National information system puts an end to police’s ICT problems
The police will get one national information system to put an end to the ICT problems of the police. The existing ICT support for police officers will be improved shortly. In 2012, police officers will be able to use computer programmes that are user-friendlier and more reliable. As from 2014, a new Police Database will replace the present information systems for enforcement and investigation purposes. The organisation of the new information system focuses on the activities of the police officers in the street, as is stated the Police Information System Action Programme, which was submitted to parliament by Mr Opstelten, the Minister of Security and Justice, today. The measures are intended to restore the confidence of police officers and citizens in the ICT systems of the police.
The action programme includes all recommendations made by the Dutch Court of Audit (Algemene Rekenkamer) in its investigation report on the state of affairs of police ICT facilities. The starting point of the action programme is that police ICT systems must not be a nuisance, but must present advantages and easier working methods for police officers. Citizens will also benefit from the ICT innovation, because police officers will have more time to combat crime and nuisance in the street. The implementation of one national information system requires the innovation of the existing, obsolete police ICT systems. The innovation and replacement of both hardware and software systems of the police will be implemented in stages over the next few years.
Several measures will be taken in 2011 and 2012 already, to facilitate the implementation:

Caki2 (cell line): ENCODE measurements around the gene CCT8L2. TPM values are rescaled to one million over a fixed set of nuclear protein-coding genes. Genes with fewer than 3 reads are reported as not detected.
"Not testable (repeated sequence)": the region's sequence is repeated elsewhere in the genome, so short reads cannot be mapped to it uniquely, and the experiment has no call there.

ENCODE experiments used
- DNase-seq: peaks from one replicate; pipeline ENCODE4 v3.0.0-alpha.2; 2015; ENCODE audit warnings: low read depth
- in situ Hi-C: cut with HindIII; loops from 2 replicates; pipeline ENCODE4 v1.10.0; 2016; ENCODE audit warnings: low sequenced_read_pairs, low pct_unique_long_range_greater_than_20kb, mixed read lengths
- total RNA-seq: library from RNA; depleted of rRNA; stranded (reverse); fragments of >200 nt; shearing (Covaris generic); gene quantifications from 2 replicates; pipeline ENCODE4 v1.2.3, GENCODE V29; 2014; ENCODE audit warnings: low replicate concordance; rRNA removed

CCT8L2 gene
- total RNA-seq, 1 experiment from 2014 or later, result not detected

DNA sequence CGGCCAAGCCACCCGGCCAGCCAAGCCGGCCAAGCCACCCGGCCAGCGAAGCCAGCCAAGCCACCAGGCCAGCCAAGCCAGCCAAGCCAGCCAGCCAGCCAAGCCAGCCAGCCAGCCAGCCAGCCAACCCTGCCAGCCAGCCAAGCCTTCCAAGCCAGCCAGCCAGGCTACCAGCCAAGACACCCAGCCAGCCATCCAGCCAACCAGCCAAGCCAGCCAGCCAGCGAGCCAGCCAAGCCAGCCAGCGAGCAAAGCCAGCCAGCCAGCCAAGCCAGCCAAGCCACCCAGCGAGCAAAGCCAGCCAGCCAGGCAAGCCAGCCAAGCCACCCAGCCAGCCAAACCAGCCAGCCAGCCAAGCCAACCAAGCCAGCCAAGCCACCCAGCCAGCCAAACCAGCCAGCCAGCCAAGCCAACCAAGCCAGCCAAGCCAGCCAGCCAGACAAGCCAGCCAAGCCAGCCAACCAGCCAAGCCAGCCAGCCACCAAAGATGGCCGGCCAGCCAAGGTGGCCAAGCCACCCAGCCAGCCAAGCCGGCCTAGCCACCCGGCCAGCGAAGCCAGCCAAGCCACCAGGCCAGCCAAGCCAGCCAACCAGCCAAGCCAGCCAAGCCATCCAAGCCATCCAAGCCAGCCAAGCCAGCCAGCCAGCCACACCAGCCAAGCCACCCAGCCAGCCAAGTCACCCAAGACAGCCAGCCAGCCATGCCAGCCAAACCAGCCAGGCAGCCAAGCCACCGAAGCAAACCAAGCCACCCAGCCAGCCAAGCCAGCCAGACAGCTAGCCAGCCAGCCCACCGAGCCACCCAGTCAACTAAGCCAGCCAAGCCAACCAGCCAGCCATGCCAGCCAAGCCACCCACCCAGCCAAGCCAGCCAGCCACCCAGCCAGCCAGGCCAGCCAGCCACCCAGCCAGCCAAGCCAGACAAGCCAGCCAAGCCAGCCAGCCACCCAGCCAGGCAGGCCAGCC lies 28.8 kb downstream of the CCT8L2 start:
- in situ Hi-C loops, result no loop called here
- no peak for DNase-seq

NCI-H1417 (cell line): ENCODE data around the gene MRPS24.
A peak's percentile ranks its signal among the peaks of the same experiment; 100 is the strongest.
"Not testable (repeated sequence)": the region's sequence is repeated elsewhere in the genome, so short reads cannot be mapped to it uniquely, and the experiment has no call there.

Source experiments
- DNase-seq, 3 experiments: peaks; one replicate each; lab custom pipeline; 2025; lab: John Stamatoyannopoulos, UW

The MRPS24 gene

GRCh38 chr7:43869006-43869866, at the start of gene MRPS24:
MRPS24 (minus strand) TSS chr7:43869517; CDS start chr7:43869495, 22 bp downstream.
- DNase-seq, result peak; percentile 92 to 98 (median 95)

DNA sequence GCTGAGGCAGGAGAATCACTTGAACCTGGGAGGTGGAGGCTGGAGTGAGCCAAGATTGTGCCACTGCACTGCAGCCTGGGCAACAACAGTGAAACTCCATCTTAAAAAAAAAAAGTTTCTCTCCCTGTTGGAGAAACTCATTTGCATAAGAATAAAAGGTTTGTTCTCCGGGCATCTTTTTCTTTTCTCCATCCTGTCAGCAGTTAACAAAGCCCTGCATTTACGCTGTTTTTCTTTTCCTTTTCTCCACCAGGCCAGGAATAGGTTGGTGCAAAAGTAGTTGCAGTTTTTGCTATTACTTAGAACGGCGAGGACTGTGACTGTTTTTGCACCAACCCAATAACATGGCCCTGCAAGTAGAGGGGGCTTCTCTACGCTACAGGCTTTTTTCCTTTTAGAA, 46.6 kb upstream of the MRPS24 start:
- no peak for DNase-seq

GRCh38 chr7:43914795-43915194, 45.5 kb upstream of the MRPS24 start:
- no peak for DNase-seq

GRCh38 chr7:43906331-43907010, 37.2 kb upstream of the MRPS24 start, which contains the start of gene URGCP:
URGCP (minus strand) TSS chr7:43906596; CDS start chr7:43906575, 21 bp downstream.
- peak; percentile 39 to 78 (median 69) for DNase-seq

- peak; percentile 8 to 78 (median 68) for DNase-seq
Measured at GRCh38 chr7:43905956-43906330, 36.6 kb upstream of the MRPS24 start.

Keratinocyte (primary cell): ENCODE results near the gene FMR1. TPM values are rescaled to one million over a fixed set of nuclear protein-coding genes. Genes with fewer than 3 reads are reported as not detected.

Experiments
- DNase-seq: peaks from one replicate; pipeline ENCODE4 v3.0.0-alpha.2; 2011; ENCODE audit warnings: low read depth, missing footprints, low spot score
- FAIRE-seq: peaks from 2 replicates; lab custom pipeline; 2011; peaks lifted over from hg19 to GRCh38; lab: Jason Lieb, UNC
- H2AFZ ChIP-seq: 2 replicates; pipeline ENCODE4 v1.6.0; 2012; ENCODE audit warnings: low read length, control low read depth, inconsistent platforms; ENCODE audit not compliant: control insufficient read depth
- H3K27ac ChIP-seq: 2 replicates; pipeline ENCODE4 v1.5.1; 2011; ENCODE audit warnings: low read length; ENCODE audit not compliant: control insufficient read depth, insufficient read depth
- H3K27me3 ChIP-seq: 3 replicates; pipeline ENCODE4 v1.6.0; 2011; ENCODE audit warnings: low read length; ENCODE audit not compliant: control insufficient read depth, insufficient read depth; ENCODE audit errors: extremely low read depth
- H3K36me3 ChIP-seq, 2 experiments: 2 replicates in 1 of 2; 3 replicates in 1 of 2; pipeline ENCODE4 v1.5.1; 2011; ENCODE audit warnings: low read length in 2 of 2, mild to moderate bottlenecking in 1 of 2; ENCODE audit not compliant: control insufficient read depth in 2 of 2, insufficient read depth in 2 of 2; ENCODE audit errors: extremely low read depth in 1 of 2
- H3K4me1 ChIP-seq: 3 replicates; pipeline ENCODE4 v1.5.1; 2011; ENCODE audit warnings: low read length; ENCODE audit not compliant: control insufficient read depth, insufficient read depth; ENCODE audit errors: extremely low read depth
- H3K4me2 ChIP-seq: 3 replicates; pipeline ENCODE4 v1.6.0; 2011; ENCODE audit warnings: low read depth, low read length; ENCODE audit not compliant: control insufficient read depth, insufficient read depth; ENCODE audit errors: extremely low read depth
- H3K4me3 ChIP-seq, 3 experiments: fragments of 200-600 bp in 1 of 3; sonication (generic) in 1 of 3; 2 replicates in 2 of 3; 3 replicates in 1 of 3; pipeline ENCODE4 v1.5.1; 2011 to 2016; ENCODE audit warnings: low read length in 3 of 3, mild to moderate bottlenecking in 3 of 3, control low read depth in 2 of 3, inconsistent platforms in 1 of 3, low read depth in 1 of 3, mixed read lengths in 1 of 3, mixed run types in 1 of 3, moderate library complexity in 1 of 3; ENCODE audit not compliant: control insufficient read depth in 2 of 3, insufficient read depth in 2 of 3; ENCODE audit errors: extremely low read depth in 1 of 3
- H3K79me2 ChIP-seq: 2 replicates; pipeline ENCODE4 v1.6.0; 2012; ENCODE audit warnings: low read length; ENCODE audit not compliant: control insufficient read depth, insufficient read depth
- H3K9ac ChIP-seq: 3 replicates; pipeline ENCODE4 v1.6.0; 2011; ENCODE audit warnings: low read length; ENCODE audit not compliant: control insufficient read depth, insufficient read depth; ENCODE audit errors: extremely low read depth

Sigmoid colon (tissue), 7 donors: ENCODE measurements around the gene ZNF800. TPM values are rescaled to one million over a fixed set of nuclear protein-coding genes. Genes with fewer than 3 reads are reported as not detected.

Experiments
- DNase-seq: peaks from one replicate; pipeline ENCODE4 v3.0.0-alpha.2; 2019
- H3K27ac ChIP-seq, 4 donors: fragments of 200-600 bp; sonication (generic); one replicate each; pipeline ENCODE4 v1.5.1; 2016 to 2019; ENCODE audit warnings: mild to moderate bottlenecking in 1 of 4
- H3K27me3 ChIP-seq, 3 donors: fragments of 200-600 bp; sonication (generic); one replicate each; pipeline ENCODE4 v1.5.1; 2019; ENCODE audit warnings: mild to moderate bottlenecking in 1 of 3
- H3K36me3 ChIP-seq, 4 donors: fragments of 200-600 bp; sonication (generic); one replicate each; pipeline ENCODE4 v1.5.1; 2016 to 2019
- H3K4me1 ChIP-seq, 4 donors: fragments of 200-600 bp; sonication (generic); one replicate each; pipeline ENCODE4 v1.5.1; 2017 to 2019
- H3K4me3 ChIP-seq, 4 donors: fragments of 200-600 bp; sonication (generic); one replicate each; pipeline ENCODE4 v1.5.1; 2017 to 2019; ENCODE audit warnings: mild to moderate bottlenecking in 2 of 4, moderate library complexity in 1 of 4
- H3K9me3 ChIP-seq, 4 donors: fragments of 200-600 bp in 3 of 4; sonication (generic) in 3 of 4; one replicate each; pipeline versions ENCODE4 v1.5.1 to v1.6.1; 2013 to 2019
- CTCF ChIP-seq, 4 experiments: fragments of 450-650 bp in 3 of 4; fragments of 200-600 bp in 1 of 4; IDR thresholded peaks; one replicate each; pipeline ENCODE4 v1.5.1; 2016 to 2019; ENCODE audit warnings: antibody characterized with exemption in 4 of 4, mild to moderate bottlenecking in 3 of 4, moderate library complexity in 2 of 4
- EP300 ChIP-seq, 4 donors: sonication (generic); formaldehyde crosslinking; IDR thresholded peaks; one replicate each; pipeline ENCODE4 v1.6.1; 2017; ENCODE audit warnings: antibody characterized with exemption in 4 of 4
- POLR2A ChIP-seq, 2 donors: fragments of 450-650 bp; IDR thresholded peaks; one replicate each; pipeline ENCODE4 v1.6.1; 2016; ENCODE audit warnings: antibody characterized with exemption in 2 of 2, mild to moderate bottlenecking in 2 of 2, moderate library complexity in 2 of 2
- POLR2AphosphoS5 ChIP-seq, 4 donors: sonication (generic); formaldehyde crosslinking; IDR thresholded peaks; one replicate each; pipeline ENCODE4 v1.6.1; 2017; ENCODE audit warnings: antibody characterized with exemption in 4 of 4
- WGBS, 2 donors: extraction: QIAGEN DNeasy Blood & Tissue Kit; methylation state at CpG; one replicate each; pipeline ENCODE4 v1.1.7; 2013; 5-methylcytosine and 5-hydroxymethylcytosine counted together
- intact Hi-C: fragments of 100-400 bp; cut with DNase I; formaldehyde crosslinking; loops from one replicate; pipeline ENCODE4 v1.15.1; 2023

- The 16 most frequently used forms in the Enforcement Database (Basisvoorziening Handhaving, BVH) will be simplified, as a result of which police officers need to complete less information and perform less administrative activities.
- The Investigation Database (Basisvoorziening Opsporing, BVO) will be replaced by a temporary solution, as a result of which police officers will be able to prepare and maintain files in an easier and better way.
- There will be one database for all police officers to access all vital national information.
- The technical facilities will be improved in order to increase the systems’ continuity and stability.
As from 2014, the new Police Database will be implemented step by step. The distinction between reinforcement and investigation will be abolished. The system can be characterised by its user-friendliness: data need not be entered more than once. Apart from its user-friendliness and less blackouts, the national information system must also ensure better exchange of information between police officers and between the police and other organisations, such as the public prosecutor’s office. The new information system must also lead to lower maintenance costs. At this time, the larger part of the police’s ICT budget is spent on the maintenance of the existing systems. As a result, there is hardly any money left for innovation at the moment.
The Minister has designated the national Chief Information Officer (CIO) to be in charge of the action plan. This officer will be responsible for the central management of the information services, from workplace to data centre, of the police. The implementation of the action programme will be completed in 2017. Minister Opstelten will make an extra sum of 201.9 million euros available for tackling the ICT problems. For the period after that, a sum of 124.1 million euros has been reserved, which will be compensated by savings in the ICT maintenance department. The solution of the ICT problems will not affect the operational police force or the handling of national priorities.